Introduction: Drugs that interfere with the normal progression of mitosis belong to the most successful cytotoxic agents currently used for anticancer treatment. Aurora kinases are serine/threonine kinases that function as key regulators of mitosis and are frequently overexpressed in human cancers. The use of several small molecule aurora kinase inhibitors as potential anticancer therapeutic is being investigated. Danusertib (formerly PHA-739358) is a small ATP competitive molecule that inhibits aurora A, B and C kinases. Interestingly, danusertib also inhibits several receptor tyrosine kinases such as Abl, Ret, FGFR-1 and TrkA. These tyrosine kinases are involved in the pathogenesis of a variety of malignancies and the observed multi-target inhibition may increase the antitumor activity resulting in extending the indication. Danusertib was one of the first aurora kinase inhibitors to enter the clinic and has been studied in Phase I and II trials. Areas covered: This review provides an updated summary of preclinical and clinical experience with danusertib up to July 2011. Expert opinion: Future studies with danusertib should focus on the possibility of combining this agent with other targeted anticancer agents, chemotherapy or radiotherapy. As a single agent, danusertib may show more promise in the treatment of leukemias than in solid tumors.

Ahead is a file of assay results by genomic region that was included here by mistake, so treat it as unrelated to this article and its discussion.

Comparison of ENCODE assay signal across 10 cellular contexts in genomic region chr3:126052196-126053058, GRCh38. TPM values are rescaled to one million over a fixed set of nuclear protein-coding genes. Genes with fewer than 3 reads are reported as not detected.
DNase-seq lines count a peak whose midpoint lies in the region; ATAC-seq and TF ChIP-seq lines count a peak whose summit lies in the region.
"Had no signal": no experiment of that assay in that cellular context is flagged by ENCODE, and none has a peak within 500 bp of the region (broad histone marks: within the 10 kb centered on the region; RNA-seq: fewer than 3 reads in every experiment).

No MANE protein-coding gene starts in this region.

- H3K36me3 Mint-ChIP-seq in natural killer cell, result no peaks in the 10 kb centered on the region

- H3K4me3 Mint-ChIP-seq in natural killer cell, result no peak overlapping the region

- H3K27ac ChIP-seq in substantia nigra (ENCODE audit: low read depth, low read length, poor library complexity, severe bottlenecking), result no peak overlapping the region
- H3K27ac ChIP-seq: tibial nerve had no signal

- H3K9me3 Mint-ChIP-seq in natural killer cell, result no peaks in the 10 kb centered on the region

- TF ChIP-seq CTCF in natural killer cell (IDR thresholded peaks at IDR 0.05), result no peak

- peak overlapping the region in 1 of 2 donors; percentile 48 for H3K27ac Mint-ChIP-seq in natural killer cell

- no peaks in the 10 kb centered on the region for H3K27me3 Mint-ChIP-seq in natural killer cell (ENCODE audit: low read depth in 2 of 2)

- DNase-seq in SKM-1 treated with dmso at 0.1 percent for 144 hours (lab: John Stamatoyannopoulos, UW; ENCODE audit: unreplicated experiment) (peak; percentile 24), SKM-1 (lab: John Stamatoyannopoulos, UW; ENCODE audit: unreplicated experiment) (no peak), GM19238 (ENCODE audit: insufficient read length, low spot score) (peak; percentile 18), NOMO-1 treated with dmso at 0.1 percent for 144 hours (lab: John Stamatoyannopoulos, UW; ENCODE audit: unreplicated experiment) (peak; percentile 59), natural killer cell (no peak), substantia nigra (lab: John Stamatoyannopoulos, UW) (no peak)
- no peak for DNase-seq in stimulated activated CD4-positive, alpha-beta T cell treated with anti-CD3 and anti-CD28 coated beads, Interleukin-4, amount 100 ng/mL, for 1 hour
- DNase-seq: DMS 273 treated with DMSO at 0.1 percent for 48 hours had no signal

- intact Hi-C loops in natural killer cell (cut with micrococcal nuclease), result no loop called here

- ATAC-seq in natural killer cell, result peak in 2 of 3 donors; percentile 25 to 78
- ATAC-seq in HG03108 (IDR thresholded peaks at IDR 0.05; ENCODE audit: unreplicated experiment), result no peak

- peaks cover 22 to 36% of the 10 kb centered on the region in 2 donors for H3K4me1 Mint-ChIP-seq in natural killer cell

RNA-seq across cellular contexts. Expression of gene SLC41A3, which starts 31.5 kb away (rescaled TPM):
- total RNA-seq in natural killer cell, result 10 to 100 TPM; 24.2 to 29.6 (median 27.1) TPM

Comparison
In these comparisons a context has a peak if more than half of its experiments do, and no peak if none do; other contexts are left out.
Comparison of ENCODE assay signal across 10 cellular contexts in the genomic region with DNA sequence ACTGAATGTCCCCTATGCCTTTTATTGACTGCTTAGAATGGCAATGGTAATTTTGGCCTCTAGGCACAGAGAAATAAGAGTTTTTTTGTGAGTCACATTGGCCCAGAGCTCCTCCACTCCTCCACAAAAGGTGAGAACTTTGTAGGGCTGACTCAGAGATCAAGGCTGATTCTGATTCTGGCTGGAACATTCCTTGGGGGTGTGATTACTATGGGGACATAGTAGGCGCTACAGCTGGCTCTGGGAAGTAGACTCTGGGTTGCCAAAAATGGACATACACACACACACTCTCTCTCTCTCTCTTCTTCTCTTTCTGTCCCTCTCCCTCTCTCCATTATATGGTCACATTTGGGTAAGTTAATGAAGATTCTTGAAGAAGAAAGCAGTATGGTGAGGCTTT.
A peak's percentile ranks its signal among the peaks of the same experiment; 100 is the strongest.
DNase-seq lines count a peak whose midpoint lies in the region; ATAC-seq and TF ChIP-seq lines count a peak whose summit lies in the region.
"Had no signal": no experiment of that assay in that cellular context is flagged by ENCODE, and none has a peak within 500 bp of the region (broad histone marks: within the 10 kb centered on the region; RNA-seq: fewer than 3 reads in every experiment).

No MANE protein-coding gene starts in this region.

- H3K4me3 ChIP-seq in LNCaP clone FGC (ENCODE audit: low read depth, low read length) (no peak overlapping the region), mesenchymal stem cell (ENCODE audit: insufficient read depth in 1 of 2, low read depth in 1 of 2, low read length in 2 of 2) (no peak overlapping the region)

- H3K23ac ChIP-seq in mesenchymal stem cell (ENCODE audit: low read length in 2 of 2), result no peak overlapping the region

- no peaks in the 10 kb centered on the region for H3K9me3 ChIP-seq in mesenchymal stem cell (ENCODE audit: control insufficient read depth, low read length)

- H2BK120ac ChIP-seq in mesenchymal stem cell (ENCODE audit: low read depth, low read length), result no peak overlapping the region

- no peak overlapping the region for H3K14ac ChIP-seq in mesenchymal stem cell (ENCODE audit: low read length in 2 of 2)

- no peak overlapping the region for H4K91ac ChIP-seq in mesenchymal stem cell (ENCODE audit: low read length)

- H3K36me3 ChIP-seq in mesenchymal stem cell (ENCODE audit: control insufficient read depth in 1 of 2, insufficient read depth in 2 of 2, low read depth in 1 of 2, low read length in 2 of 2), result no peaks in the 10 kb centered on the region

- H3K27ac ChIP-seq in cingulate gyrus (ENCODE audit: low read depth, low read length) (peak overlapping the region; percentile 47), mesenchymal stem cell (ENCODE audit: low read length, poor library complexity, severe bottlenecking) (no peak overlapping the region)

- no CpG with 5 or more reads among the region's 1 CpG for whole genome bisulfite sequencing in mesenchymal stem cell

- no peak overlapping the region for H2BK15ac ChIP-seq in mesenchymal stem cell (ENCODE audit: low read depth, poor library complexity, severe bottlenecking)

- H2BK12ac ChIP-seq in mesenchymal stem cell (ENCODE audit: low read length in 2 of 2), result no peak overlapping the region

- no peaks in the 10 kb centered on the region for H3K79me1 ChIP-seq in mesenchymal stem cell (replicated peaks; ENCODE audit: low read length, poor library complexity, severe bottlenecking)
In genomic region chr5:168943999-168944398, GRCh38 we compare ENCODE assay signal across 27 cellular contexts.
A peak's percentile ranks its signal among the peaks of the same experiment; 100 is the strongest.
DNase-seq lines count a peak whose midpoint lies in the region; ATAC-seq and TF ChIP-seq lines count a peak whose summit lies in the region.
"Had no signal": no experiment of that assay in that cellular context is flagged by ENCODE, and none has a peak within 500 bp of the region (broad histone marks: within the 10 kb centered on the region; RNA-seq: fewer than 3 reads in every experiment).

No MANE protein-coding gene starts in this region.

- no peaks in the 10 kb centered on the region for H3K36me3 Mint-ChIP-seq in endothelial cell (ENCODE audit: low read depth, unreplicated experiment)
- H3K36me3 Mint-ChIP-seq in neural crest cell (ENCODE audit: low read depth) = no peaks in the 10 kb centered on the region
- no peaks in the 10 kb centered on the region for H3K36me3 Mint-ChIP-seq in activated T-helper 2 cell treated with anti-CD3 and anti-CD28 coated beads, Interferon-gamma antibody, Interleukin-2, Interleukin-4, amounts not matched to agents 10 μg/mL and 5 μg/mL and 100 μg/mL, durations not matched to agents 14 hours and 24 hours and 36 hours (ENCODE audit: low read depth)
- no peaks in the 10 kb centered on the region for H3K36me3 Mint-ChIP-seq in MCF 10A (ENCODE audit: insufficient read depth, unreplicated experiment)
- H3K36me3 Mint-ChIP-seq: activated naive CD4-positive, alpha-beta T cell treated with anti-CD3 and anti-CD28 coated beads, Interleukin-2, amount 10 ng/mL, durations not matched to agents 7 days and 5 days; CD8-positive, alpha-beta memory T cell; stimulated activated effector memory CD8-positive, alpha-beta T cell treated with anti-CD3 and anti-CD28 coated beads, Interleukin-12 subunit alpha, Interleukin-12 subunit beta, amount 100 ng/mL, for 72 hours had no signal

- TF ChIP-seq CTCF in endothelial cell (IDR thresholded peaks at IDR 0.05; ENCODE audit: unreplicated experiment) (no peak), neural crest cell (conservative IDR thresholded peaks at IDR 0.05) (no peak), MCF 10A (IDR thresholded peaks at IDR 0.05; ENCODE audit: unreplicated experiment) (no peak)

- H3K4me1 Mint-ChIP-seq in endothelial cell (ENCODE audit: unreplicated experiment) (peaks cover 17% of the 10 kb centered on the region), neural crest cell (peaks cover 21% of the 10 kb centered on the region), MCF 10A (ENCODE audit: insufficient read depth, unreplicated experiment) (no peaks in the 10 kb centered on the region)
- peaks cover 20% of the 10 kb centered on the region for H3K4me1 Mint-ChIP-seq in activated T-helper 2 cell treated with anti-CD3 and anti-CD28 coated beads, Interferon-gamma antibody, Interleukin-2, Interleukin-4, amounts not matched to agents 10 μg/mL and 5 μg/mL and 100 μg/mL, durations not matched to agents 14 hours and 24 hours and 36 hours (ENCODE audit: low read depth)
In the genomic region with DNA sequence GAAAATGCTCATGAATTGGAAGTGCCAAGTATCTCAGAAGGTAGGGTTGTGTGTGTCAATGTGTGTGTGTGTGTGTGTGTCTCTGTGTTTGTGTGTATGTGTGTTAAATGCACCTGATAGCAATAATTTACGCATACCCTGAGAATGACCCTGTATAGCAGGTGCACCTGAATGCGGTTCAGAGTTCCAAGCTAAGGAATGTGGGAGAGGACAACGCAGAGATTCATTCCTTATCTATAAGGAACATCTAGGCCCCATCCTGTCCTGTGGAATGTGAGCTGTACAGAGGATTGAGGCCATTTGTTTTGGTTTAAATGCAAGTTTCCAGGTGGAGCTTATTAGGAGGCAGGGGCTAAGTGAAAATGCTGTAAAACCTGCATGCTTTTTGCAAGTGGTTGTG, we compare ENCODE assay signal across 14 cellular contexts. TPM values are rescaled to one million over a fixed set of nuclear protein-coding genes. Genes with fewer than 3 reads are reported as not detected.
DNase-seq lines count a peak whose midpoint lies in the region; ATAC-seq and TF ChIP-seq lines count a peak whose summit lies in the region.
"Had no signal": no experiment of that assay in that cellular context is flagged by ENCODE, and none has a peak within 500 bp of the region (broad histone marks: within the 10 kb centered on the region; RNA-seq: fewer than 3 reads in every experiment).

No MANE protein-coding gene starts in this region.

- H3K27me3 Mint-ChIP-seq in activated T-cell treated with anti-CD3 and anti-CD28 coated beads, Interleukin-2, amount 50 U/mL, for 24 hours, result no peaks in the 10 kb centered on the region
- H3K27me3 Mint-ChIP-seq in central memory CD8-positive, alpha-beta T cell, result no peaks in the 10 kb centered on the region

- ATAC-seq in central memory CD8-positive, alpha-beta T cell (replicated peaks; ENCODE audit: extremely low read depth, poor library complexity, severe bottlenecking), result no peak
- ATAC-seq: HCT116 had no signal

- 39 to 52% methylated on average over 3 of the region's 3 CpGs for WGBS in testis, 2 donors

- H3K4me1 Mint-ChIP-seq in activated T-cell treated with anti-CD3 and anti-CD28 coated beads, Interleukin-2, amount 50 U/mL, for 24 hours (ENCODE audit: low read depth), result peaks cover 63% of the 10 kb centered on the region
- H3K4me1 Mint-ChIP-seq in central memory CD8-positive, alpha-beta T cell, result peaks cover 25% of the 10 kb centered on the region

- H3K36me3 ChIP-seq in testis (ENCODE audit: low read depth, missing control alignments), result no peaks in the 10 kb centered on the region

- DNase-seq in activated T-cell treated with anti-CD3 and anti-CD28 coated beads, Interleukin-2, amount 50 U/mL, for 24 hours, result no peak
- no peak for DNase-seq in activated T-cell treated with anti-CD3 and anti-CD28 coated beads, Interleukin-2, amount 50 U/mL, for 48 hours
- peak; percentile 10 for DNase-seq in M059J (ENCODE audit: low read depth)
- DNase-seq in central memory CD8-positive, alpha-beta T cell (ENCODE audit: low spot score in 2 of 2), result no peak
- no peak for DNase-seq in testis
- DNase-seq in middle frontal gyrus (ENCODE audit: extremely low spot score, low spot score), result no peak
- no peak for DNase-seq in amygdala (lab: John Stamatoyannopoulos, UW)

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Expert Opinion on Investigational Drugs: authoritative analysis of R&D trends
Erasmus MC: University Medical Center Rotterdam

Meulenbeld, H., Mathijssen, R., Verweij, J., de Wit, R., & de Jonge, M. (2012). Danusertib, an aurora kinase inhibitor. Expert Opinion on Investigational Drugs: authoritative analysis of R&D trends (Vol. 21, pp. 383–393). doi:10.1517/13543784.2012.652303